A bandpass filter is an electronic device or circuit that allows signals between two specific frequencies to pass, but that discriminates against signals at other frequencies. The cut-off frequency in a simple RC passive filter can be accurately controlled using just a single resistor in series with a non-polarized capacitor, and depending upon which way around they are connected.
Some bandpass filters require an external source of power and employ active components such as transistors and integrated circuits; these are known as active bandpass filters. Other bandpass filters use no external source of power and consist only of passive components such as capacitors and inductors; these are called passive bandpass filters.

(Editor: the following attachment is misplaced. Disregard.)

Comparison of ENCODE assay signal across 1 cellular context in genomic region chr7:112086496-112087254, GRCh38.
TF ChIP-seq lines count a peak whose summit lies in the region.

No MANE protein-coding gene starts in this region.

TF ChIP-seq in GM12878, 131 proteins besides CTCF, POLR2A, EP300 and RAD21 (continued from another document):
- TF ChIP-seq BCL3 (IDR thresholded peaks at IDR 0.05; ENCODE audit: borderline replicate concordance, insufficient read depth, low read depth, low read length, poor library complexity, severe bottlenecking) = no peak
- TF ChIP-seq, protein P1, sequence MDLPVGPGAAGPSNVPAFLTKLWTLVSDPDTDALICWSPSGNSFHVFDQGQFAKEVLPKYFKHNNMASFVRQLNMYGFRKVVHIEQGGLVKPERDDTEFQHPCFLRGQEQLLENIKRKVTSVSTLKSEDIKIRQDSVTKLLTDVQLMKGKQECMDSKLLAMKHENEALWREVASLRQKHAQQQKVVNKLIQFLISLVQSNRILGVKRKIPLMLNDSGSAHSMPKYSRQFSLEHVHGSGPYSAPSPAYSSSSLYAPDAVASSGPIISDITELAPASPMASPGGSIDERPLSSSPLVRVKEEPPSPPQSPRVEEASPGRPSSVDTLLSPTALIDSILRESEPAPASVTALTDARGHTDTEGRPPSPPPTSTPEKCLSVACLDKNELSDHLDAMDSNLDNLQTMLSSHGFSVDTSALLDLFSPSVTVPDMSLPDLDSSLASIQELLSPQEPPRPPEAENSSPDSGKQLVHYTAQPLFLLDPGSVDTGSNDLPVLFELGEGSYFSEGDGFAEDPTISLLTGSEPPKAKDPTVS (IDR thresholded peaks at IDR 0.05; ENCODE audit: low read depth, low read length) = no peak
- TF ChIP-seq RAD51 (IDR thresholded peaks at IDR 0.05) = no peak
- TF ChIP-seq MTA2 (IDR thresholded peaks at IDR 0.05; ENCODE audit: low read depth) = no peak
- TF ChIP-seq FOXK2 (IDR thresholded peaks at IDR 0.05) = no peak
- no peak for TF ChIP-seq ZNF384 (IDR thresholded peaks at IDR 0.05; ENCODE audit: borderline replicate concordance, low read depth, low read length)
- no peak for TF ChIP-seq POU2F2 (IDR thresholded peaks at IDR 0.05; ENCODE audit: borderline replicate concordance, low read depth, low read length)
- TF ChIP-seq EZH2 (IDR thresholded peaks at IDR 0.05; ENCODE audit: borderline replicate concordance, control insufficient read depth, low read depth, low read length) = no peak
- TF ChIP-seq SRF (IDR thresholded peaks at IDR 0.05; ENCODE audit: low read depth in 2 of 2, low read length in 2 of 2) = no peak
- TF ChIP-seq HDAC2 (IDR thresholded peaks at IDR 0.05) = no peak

Bandpass filters are used primarily in wireless transmitters and receivers. The main function of such a filter in a transmitter is to limit the bandwidth of the output signal to the minimum necessary to convey data at the desired speed and in the desired form. In a receiver, a bandpass filter allows signals within a selected range of frequencies to be heard or decoded, while preventing signals at unwanted frequencies from getting through. In both transmitting and receiving applications, well-designed bandpass filters, having the optimum bandwidth for the mode and speed of communication being used, maximize the number of signals that can be transferred in a system, while minimizing the interference or competition among signals.